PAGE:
For Ortega y Gasset, philosophy has a critical duty to lay siege to beliefs in order to promote new ideas and to explain reality. To accomplish such tasks, the philosopher must—as Husserl proposed—leave behind prejudices and previously existing beliefs, and investigate the essential reality of the universe. Ortega y Gasset proposes that philosophy must overcome the limitations of both idealism (in which reality centers around the ego) and ancient-medieval realism (in which reality is outside the subject) to focus on the only truthful reality: "my life"—the life of each individual. He suggests that there is no 'me' without things, and things are nothing without me: "I" (human being) cannot be detached from "my circumstance" (world). This led Ortega y Gasset to pronounce his famous maxim "Yo soy yo y mi circunstancia" ("I am I and my circumstance") (Meditaciones del Quijote, 1914) which he always put at the core of his philosophy.
For Ortega y Gasset, as for Husserl, the Cartesian 'cogito ergo sum' is insufficient to explain reality. Therefore, the Spanish philosopher proposes a system wherein the basic or "radical" reality is "my life" (the first yo), which consists of "I" (the second yo) and "my circumstance" (mi circunstancia). This circunstancia is oppressive; therefore, there is a continual dialectical interaction between the person and his or her circumstances and, as a result, life is a drama that exists between necessity and freedom.
In this sense Ortega y Gasset wrote that life is at the same time fate and freedom, and that freedom "is being free inside of a given fate. Fate gives us an inexorable repertory of determinate possibilities, that is, it gives us different destinies. We accept fate and within it we choose one destiny." In this tied down fate we must therefore be active, decide and create a "project of life"—thus not be like those who live a conventional life of customs and given structures who prefer an unconcerned and imperturbable life because they are afraid of the duty of choosing a project.
With a philosophical system that centered around life, Ortega y Gasset also stepped out of Descartes' cogito ergo sum and asserted "I live therefore I think". This stood at the root of his Kantian-inspired perspectivism, which he developed by adding a non-relativistic character in which absolute truth does exist and would be obtained by the sum of all perspectives of all lives, since for each human being life takes a concrete form and life itself is a true radical reality from which any philosophical system must derive. In this sense, Ortega coined the terms "razón vital" ("vital reason" or "reason with life as its foundation") to refer to a new type of reason that constantly defends the life from which it has surged and "raciovitalismo", a theory that based knowledge in the radical reality of life, one of whose essential components is reason itself. This system of thought, which he introduces in History as System, escaped from Nietzsche's vitalism in which life responded to impulses; for Ortega, reason is crucial to create and develop the above-mentioned project of life.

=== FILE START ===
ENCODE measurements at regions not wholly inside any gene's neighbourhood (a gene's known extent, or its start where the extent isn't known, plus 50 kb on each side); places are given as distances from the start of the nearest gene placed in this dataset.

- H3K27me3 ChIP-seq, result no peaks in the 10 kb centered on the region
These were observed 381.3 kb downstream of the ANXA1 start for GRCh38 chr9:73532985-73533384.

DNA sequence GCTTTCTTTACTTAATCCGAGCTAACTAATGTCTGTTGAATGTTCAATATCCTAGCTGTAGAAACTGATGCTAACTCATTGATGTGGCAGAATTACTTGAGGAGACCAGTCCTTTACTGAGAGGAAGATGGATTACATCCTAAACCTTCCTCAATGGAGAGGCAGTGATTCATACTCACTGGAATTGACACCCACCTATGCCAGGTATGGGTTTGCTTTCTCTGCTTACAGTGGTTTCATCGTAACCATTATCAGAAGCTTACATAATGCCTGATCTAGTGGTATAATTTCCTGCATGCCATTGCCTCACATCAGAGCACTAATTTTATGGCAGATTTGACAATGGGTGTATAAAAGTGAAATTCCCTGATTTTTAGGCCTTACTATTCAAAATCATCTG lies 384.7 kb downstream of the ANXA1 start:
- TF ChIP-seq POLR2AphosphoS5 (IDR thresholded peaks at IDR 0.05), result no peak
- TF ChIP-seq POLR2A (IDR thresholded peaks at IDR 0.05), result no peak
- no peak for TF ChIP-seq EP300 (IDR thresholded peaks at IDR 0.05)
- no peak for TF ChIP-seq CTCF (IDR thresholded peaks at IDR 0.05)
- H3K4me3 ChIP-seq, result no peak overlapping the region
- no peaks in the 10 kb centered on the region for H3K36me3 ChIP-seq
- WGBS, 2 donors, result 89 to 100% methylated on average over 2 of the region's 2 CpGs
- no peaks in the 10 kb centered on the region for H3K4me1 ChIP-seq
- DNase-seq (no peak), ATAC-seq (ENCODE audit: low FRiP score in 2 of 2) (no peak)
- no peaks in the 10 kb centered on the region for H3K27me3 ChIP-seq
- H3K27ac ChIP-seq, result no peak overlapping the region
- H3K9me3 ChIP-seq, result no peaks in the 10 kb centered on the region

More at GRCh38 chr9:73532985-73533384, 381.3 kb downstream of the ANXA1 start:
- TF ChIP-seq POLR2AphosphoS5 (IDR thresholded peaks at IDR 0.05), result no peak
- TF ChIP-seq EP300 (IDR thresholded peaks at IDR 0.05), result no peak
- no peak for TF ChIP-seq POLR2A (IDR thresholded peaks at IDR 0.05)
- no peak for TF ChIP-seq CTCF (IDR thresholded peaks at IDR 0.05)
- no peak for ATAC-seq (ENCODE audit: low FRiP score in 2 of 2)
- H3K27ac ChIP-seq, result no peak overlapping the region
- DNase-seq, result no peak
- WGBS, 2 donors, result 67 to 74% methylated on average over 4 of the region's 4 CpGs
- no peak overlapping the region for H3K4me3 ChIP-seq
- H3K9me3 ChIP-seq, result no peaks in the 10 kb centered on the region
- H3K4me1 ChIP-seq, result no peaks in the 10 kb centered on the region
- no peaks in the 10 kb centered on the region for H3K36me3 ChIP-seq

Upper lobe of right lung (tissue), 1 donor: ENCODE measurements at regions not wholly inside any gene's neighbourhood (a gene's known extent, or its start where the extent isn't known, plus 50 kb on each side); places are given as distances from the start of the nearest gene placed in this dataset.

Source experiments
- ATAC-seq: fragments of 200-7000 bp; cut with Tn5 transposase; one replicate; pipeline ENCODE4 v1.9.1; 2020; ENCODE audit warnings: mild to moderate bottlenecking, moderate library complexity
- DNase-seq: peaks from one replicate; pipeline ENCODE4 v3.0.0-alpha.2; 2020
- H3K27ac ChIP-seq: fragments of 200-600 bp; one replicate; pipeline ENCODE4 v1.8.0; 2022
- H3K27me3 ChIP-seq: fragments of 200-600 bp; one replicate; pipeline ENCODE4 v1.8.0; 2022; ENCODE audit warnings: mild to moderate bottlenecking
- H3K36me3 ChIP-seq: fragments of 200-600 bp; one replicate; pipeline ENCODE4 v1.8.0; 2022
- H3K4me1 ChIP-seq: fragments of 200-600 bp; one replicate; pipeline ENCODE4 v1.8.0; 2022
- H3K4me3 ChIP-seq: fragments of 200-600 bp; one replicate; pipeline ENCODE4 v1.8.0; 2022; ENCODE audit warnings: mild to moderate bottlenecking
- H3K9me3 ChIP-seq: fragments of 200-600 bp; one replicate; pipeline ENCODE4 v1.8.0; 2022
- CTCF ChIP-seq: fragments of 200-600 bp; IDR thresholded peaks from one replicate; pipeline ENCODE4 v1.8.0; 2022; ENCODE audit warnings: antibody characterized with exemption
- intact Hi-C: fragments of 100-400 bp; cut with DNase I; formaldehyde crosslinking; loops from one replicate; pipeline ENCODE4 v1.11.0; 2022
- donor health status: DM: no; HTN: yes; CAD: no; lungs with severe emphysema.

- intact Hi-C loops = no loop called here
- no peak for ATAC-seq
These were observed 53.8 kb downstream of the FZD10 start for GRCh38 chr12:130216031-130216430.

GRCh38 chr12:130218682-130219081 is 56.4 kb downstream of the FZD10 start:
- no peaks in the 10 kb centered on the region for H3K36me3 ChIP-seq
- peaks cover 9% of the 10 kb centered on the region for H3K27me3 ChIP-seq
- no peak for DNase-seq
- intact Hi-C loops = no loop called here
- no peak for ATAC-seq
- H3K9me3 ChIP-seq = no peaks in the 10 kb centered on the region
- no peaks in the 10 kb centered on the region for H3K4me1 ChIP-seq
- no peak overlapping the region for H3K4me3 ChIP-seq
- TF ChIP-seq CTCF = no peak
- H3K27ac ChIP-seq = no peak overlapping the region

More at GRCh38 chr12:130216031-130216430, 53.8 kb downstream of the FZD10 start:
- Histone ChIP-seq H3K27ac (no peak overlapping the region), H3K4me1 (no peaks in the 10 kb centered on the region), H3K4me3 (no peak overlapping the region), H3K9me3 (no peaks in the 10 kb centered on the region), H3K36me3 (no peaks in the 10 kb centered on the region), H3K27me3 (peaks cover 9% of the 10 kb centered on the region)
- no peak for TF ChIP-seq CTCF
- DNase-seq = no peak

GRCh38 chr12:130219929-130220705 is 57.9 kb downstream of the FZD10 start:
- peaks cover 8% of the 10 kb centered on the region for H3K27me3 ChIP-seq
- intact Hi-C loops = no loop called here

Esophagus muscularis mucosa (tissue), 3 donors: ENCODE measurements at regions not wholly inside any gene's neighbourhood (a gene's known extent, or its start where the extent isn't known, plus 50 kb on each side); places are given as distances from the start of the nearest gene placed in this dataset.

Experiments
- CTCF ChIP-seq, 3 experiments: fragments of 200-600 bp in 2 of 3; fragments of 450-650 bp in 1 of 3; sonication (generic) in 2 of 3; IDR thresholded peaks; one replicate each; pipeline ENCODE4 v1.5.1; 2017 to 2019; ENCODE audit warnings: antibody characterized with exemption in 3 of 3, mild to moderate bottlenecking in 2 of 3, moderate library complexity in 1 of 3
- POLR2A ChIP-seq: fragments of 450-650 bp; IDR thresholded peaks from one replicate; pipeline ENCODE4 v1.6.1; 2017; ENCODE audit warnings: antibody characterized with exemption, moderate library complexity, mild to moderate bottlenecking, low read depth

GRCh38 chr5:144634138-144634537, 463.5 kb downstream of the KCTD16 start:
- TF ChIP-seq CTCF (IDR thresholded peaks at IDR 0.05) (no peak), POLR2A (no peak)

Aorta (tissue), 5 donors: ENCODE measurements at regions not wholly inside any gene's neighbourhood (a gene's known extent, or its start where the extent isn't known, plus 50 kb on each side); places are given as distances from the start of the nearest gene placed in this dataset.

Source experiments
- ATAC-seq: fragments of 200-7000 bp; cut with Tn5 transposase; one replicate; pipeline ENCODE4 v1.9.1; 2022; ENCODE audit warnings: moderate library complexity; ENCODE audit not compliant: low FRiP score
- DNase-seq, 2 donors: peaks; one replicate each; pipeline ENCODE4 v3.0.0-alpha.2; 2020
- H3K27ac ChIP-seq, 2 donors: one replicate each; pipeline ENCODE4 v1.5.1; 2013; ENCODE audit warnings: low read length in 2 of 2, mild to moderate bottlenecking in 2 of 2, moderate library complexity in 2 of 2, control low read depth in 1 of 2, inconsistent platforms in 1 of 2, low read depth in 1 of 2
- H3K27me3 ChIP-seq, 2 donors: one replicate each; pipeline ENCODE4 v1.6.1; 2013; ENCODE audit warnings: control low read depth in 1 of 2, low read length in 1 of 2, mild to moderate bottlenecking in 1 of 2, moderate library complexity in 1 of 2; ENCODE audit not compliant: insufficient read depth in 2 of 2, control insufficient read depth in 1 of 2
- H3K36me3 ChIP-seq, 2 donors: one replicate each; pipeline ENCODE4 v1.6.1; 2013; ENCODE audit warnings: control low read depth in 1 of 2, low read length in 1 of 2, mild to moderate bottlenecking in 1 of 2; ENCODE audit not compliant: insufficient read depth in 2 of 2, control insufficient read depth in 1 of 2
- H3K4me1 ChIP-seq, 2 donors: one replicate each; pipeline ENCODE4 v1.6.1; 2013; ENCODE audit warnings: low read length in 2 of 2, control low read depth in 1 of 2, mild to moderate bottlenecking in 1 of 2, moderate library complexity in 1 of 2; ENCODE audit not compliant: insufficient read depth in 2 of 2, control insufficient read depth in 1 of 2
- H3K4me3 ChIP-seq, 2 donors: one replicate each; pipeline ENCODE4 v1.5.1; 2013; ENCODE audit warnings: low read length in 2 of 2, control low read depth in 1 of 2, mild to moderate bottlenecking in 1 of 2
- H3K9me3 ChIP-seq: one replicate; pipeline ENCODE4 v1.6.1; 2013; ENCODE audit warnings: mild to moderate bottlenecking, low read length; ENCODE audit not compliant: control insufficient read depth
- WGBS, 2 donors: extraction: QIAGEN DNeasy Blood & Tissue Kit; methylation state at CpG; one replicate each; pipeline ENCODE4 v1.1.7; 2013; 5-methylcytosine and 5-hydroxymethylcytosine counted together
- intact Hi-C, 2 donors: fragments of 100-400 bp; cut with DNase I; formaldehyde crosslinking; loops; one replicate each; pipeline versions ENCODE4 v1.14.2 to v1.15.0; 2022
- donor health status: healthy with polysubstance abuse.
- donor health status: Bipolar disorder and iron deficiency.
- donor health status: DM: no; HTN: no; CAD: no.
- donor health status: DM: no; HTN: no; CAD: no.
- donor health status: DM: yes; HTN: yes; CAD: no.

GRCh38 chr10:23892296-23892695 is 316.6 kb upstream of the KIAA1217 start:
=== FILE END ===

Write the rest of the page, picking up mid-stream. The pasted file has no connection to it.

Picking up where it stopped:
For Ortega y Gasset, vital reason is also "historical reason", for individuals and societies are not detached from their past. In order to understand a reality we must understand, as Dilthey pointed out, its history. In Ortega’s words, humans have "no nature, but history" and reason should not focus on what is (static) but what becomes (dynamic).
Ortega y Gasset's influence was considerable, not only because many sympathized with his philosophical writings, but also because those writings did not require that the reader be well-versed in technical philosophy.
Among those strongly influenced by Ortega y Gasset were Luis Buñuel, Manuel García Morente, Joaquín Xirau, Xavier Zubiri, Ignacio Ellacuría, Emilio Komar, José Gaos, Luis Recaséns Siches, Manuel Granell, Francisco Ayala, María Zambrano, Agustín Basave, Máximo Etchecopar, Pedro Laín Entralgo, José Luis López-Aranguren, Julián Marías, John Lukacs, Pierre Bourdieu, Paulino Garagorri, Olavo de Carvalho, Vilém Flusser and Félix Martí-Ibáñez.
La rebelión de las masas (The Revolt of the Masses) has been translated into English twice. The first, in 1932, is by a translator who wanted to remain anonymous, generally accepted to be J.R. Carey. The second translation was published by the University of Notre Dame Press in 1985, in association with W.W. Norton & Co. This translation was by Anthony Kerrigan (translator) and Kenneth Moore (editor), with an introduction by Saul Bellow.
Mildred Adams is the translator (into English) of the main body of Ortega's work, including Invertebrate Spain, Man and Crisis, What is Philosophy?, Some Lessons in Metaphysics, The Idea of Principle in Leibniz and the Evolution of Deductive Theory, and An Interpretation of Universal History.
Ortega y Gasset had considerable influence on writers of the Generation of '27, a group of poets that arose in Spanish literature in the 1920s.
Much of Ortega y Gasset's work consists of course lectures published years after the fact, often posthumously. This list attempts to list works in chronological order by when they were written, rather than when they were published.